As I’ve said in previous posts, these circular, self-defining sentences always raise the question of whether the student lost track of an idea mid-sentence and then didn’t proofread the final statement, or actually thought he’d said something. And sometimes you have to make a guess as to whether something a student has written is a stupid statement, a cry of despair, or a bit of wise-assing. In other words, you have to figure out the subtext.
With today’s sentence I still haven’t decided. In class the writer always seemed pleasant and attentive but sometimes confused; on tests, ditto. Grasp of the material sometimes pretty sketchy; willingness to try usually apparent. Attendance okay. Never came to office hours or lingered after class.
This one was a journal entry. As a way of getting students to do at least part of the assigned reading, focus for a moment on the actual words in a piece of literature instead of glomming onto some fuzzy general idea, and come to class with something to say, I habitually assign a weekly “journal” in literature courses: List title, author, and date of composition or publication of an assigned work; present a passage of at least one sentence from the piece; and then write a paragraph or two in response to the quotation, showing its significance to the whole, its relevance to any other literature being read the same week (in the case of poems, we read more than one poem, and sometimes more than one author, in a week), or some aspect of the quotation itself that makes it memorable. “In short,” I say, “comment on what made this passage stand out for you.”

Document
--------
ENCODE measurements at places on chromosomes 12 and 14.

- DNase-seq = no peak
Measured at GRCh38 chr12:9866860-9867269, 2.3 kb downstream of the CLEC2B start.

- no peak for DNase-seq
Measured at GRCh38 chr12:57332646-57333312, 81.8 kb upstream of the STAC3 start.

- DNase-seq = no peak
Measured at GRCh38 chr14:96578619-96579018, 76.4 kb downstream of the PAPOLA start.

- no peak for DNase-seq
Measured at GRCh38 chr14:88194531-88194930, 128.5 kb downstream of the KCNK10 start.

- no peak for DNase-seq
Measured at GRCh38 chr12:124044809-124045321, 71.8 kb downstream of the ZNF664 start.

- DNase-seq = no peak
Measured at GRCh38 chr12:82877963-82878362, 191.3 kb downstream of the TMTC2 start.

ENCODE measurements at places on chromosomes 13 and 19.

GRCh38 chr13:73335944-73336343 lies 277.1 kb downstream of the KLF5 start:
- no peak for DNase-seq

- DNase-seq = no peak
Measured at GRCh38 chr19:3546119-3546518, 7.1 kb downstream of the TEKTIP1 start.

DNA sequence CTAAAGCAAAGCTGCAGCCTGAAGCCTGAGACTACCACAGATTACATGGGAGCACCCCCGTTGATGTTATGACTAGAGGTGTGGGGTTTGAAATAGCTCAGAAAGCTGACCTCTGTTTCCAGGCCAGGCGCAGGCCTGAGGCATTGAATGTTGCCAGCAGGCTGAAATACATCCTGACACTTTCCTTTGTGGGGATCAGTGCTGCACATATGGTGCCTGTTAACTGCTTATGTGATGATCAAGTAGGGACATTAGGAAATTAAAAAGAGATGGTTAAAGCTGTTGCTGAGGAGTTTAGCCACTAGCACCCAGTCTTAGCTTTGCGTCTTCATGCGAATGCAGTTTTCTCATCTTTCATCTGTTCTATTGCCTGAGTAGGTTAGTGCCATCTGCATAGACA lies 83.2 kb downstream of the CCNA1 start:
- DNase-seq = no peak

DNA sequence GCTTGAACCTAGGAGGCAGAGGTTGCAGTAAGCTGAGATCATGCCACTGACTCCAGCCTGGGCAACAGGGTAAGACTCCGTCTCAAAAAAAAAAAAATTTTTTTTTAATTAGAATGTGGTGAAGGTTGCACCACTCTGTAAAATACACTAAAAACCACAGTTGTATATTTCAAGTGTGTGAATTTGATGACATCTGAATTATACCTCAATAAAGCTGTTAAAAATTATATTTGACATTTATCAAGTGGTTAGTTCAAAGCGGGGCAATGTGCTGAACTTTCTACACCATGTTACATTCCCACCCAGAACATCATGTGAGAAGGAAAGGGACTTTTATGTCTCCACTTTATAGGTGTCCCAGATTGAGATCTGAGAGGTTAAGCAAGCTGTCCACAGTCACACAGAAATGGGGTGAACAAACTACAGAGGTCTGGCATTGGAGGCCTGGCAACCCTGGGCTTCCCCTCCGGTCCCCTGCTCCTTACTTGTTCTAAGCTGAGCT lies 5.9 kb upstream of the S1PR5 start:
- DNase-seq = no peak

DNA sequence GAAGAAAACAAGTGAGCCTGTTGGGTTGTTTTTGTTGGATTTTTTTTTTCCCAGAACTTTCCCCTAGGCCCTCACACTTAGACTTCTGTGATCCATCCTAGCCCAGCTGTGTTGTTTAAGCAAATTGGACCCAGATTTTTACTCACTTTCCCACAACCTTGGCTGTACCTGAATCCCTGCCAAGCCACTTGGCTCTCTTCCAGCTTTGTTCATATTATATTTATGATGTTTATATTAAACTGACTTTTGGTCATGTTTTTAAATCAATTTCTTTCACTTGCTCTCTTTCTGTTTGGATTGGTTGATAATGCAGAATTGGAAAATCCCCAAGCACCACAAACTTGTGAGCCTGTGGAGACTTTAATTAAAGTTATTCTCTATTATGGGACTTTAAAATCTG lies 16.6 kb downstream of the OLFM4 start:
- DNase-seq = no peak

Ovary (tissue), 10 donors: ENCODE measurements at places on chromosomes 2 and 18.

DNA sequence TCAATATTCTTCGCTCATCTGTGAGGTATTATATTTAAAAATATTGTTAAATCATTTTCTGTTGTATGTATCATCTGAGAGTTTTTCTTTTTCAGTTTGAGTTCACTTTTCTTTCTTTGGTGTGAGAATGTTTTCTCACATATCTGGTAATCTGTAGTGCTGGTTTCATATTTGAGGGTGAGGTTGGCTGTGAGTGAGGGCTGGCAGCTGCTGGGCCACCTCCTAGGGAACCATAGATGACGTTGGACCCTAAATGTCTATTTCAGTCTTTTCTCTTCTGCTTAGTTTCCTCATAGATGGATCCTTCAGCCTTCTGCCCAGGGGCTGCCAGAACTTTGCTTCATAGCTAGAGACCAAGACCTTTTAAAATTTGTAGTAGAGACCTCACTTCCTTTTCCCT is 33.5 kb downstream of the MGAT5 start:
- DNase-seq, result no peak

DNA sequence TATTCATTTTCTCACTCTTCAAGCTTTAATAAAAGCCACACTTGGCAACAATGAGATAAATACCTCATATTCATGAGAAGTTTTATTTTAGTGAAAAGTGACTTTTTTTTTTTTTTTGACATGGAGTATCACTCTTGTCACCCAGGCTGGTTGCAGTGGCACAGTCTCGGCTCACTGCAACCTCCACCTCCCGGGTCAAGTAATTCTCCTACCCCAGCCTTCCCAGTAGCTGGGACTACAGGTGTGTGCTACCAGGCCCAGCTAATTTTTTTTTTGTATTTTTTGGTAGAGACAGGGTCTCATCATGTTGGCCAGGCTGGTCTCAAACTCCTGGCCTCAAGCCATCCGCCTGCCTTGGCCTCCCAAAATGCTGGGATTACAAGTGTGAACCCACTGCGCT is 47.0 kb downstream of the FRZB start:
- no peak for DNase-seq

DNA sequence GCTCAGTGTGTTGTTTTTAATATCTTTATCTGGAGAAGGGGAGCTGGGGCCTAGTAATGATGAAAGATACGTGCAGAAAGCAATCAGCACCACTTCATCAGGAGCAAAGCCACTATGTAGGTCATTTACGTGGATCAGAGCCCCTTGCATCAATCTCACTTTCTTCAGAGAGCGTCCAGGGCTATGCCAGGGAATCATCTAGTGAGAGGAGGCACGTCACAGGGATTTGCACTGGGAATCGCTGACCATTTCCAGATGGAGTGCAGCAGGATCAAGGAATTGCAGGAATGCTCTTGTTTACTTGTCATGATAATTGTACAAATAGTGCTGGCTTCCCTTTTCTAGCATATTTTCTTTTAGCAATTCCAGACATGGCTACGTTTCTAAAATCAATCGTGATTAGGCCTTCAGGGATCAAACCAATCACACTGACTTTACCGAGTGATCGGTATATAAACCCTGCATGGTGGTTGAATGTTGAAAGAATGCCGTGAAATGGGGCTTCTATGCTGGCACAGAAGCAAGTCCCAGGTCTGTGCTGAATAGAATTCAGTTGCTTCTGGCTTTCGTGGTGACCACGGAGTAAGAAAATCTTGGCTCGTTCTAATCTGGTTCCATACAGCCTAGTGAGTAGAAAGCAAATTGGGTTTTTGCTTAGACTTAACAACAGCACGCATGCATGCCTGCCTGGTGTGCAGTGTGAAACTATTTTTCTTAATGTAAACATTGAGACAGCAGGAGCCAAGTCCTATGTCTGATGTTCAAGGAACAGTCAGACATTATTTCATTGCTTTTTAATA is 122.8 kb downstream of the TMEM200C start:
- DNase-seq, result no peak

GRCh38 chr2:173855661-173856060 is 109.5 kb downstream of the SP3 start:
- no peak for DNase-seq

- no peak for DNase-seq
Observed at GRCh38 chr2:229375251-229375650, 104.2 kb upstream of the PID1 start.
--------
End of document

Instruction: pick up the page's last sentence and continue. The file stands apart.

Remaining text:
Well, here’s the answer: It stands out because it stands out.
Who can quarrel with that? A rose is a rose, a horse is a horse (of course, of course). Or, as the lawyers are so fond of saying, “It is what it is.”
I knew what the student meant, but what did he mean?